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The Invisible Man Returns (1940)
Universal horror's "second wind," first set in motion by Son of Frankenstein, was just beginning to muster force when the studio decided to release a sequel to James Whale's 1933 hit The Invisible Man. The result, The Invisible Man Returns, although possessed of a certain gusto and some fine acting, often plays like a flatter imitation, substituting Whale's anarchy for a more standard tragic romance.
Geoffrey Radcliffe (Vincent Price) awaits his wrongful execution for the murder of his brother, doomed to die without discovering who really committed the crime. That is, doomed until he's given a less-lethal injection by Dr. Frank Griffin (John Sutton), whose brother just happened to have discovered a formula for invisibility some nine years earlier. Geoffrey, now completely transparent, makes his escape, but his freedom and subsequent reunion with his love Helen (Nan Grey) are bittersweet. There's still no antidote for the invisibility or the insanity that torts at its heels. Geoffrey must discover who really killed his brother before the mania takes hold and he disappears forever...
The Invisible Man Returns showcases a very young Vincent Price, before he'd developed his infamously mellifluous menace. Here, he sounds ready to chew some gum, jam his hands in his pockets, and say "Aw shucks." Even at this early point in his career, though, he's still quite vocally expressive -- a fact that serves him since his performance is almost entirely in his voice.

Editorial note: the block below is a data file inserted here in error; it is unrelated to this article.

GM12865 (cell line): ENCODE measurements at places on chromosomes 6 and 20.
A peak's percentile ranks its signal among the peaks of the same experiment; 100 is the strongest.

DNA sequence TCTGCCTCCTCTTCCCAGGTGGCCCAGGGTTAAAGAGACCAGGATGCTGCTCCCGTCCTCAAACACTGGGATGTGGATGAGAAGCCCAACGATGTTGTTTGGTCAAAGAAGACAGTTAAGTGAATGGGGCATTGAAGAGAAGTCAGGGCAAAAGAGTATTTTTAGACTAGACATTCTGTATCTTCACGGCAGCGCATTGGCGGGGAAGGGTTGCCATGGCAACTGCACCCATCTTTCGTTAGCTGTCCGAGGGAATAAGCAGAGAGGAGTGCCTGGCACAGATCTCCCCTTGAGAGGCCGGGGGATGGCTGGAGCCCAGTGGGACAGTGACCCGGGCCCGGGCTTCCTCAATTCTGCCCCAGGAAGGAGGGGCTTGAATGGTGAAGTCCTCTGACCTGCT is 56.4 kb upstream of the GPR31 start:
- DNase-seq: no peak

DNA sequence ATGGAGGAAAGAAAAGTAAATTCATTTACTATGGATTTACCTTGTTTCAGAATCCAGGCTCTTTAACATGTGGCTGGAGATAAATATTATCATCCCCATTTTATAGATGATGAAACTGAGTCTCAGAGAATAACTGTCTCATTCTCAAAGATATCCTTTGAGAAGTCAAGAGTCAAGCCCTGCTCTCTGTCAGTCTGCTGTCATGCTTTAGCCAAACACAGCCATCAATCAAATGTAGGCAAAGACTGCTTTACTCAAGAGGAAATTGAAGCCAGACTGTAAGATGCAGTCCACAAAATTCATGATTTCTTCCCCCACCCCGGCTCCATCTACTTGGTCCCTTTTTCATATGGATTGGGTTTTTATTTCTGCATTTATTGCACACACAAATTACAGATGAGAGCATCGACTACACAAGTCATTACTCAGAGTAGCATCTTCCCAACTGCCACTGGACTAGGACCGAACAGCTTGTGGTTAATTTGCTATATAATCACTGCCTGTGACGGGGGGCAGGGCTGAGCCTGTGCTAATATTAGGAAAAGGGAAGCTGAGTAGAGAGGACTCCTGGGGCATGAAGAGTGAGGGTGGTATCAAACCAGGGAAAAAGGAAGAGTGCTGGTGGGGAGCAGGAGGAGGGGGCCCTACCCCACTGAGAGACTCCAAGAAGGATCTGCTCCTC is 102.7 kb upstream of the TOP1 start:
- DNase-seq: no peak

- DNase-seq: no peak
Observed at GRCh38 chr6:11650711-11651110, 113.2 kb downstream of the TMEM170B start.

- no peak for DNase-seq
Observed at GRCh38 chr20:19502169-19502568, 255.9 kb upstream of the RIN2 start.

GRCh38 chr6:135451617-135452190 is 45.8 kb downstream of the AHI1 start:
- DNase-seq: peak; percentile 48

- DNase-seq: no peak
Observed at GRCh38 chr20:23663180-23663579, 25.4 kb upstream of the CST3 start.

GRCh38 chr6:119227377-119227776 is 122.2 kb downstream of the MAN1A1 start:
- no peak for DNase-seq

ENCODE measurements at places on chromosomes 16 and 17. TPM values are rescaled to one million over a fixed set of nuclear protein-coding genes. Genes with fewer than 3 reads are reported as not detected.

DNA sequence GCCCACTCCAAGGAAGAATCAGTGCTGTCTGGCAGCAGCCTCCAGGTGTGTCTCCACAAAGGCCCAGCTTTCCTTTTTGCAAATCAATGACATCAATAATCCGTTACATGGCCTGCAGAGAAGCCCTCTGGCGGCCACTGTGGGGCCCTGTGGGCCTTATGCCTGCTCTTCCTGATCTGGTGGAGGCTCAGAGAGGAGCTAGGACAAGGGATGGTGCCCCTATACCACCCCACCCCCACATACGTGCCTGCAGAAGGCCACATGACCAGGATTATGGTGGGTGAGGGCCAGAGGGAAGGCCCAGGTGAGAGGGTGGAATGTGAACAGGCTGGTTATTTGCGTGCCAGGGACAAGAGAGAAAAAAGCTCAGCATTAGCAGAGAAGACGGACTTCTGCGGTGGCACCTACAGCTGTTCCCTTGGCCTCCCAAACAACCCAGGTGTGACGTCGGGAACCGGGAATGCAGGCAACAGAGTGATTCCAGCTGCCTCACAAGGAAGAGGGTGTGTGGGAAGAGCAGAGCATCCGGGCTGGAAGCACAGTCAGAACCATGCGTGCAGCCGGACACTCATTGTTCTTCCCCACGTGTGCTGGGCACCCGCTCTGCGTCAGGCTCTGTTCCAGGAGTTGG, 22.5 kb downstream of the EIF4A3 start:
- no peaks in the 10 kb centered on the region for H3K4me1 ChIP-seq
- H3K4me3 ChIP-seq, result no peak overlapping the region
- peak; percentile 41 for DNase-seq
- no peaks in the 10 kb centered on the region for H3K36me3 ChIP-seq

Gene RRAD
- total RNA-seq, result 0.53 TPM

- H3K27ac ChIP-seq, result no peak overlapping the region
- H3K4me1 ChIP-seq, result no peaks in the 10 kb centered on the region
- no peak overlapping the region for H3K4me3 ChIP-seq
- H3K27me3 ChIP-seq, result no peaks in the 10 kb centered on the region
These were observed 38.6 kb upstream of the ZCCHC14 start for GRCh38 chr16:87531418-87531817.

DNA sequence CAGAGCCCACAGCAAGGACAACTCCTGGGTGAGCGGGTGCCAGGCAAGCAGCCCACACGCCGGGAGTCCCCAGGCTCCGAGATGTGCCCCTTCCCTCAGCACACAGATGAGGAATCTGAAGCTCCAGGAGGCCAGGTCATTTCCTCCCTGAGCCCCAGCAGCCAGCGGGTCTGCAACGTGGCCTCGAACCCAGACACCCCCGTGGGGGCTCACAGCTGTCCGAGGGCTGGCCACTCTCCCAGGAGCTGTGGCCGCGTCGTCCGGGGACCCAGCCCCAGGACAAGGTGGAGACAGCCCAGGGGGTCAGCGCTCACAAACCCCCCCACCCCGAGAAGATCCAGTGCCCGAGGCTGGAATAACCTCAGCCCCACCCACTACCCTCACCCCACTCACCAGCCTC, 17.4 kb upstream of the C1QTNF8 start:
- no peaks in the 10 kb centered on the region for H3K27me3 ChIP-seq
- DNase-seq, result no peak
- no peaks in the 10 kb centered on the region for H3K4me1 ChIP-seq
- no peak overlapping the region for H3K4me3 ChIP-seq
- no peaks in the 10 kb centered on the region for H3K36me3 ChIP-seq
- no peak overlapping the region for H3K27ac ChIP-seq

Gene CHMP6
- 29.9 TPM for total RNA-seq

Besides Price, the other major star of the film is special effects wizard John P. Fulton. Fulton improves greatly on his already impressive invisibility effects, allowing us to see Geoffrey in outline when cigar smoke is puffed in his face or when he's out on a rainy day. The old tricks -- walking clothing, floating props, etc. -- are refined and as seamless as one could hope to get, given the period. There are times when Fulton's handiwork is more impressive than the glut of computer effects today, simply because there's a basis of physical reality in his unreal illusions, whereas computers have to round physics to the nearest thousandth.
The script, by Lester Cole and Curt Siodmak, hardly asks for the audience's wiles. The real killer is easy to figure out and there's hardly any doubt that those who are going to kick the bucket sorely deserve it. Whereas the 1933 film focused on the freedom given by invisibility, Cole and Siodmak are more interested in the gloomy onset of madness and death. While this approach is certainly more standard to the storytelling of the time, it gives The Invisible Man Returns a nice sense of urgency that Whale's languid picture lacked.
Director Joe May manages things well enough, but he never gets a strong handle on the tone. Some sections play like heavy melodrama -- specifically whenever Sutton or Sir Cedric Hardwicke (as Geoffrey's avaricious cousin) are on screen -- and others go for the more light-hearted madcap feel -- like most of the scenes dealing with the actual pursuit of the invisible escapee. The awkward shifts don't do any favors to the film, and undermine the generally solid pacing and cinematography.
With a by-the-numbers premise and very little creativity from its director, The Invisible Man Returns works best as an exhibition of the talents of Fulton and Price. With one making a man disappear and the other giving that same man an indelible presence, they make The Invisible Man Returns the kind of matinee fun for which yesteryear is famous. Isn't that enough, sometimes?
Nominated for a Special Effects Oscar